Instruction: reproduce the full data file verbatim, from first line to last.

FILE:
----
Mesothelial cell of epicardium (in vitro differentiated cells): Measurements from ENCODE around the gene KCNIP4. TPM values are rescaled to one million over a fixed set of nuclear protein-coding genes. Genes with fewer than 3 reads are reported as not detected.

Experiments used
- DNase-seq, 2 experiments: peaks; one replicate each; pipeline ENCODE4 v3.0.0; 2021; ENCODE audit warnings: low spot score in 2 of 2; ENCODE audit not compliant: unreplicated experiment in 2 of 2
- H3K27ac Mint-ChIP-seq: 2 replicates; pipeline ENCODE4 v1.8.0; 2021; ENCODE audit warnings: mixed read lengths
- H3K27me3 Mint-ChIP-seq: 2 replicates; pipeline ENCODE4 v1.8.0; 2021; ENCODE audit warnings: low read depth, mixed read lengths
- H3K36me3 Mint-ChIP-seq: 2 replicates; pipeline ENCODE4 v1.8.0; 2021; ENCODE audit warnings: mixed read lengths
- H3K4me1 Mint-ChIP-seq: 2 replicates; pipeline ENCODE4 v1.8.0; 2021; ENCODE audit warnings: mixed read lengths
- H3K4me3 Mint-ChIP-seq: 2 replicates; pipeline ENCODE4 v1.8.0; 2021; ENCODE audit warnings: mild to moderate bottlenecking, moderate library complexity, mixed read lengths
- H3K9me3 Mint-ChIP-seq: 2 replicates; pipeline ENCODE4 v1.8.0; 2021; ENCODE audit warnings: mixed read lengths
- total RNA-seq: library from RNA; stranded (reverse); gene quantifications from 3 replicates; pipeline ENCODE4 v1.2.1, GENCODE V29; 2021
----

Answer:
Mesothelial cell of epicardium (in vitro differentiated cells): Measurements from ENCODE around the gene KCNIP4. TPM values are rescaled to one million over a fixed set of nuclear protein-coding genes. Genes with fewer than 3 reads are reported as not detected.

Experiments used
- DNase-seq, 2 experiments: peaks; one replicate each; pipeline ENCODE4 v3.0.0; 2021; ENCODE audit warnings: low spot score in 2 of 2; ENCODE audit not compliant: unreplicated experiment in 2 of 2
- H3K27ac Mint-ChIP-seq: 2 replicates; pipeline ENCODE4 v1.8.0; 2021; ENCODE audit warnings: mixed read lengths
- H3K27me3 Mint-ChIP-seq: 2 replicates; pipeline ENCODE4 v1.8.0; 2021; ENCODE audit warnings: low read depth, mixed read lengths
- H3K36me3 Mint-ChIP-seq: 2 replicates; pipeline ENCODE4 v1.8.0; 2021; ENCODE audit warnings: mixed read lengths
- H3K4me1 Mint-ChIP-seq: 2 replicates; pipeline ENCODE4 v1.8.0; 2021; ENCODE audit warnings: mixed read lengths
- H3K4me3 Mint-ChIP-seq: 2 replicates; pipeline ENCODE4 v1.8.0; 2021; ENCODE audit warnings: mild to moderate bottlenecking, moderate library complexity, mixed read lengths
- H3K9me3 Mint-ChIP-seq: 2 replicates; pipeline ENCODE4 v1.8.0; 2021; ENCODE audit warnings: mixed read lengths
- total RNA-seq: library from RNA; stranded (reverse); gene quantifications from 3 replicates; pipeline ENCODE4 v1.2.1, GENCODE V29; 2021